My CV or LinkedIn profile shows a progression of responsibility and success, but I know that behind many of those career moves are family factors—for example, choosing to be in Texas when I returned to the United States after my undertaking Ph.D. overseas so I could be close to a sibling raising children on her own. Earlier in my career, I was able to make some choices just for me, but as I’ve grown older, the choices always include others in my family.
I encourage you, as graduate students, to have conversations with mentors, colleagues and especially with alumni about why they made the career choices they did. You might learn that you are not alone and perhaps even find a new mentor to add to your support circle. Finding others who have struggled with conflicting responsibilities can help us see the different paths that are available. And it has always made me feel less alone to know there are others undertaking a similar balancing act.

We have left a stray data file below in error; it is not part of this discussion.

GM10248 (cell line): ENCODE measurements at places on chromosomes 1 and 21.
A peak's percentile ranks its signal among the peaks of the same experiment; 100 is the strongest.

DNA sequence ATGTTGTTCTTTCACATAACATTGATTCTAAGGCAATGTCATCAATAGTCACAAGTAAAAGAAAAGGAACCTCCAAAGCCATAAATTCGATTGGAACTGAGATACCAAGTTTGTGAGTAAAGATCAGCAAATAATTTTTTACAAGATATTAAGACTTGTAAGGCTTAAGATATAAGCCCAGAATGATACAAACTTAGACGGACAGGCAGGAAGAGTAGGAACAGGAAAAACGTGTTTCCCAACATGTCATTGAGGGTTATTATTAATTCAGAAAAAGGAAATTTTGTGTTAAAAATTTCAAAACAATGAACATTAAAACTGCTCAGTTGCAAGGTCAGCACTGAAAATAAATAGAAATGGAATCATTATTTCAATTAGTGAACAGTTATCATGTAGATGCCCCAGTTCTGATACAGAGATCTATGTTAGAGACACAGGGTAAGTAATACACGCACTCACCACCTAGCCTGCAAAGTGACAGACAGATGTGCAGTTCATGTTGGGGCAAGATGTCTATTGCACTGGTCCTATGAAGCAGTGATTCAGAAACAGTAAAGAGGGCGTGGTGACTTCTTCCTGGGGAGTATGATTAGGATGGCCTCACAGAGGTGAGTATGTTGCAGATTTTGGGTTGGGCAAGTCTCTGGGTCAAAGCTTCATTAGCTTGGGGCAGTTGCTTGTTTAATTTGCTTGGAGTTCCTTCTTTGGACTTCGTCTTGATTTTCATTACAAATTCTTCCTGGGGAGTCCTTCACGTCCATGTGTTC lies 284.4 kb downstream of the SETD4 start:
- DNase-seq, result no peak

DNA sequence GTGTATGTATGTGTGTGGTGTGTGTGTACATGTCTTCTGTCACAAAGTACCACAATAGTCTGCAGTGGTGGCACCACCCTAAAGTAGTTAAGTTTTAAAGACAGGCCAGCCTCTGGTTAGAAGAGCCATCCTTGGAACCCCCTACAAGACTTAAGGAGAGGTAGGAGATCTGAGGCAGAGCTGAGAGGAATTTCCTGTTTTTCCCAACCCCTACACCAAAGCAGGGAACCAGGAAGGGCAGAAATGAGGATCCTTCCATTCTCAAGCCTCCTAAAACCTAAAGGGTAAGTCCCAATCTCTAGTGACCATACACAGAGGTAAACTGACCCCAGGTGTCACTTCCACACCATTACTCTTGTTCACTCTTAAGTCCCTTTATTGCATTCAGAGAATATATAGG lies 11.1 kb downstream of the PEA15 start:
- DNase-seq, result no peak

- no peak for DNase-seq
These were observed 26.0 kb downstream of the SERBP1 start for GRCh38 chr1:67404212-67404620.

While the two of us have commented on our own experiences with how family factors affected our career thinking, we know our stories by no means encompassing the many ways family concerns can impact graduate students. The pandemic has exacerbated the challenges of being away from family for months or even years, and we recognize that international students and scholars experience this all the time.
We queried our Twitter network While in the process of writing this article and found so many people in our networks who shared similar stories about the impact of family in their education and career journeys. Giving and getting support is one of the most important aspects of community, so we encourage you to find—whether in person when possible, virtually or even through social media—a community of support in your institution, graduate school or neighborhood.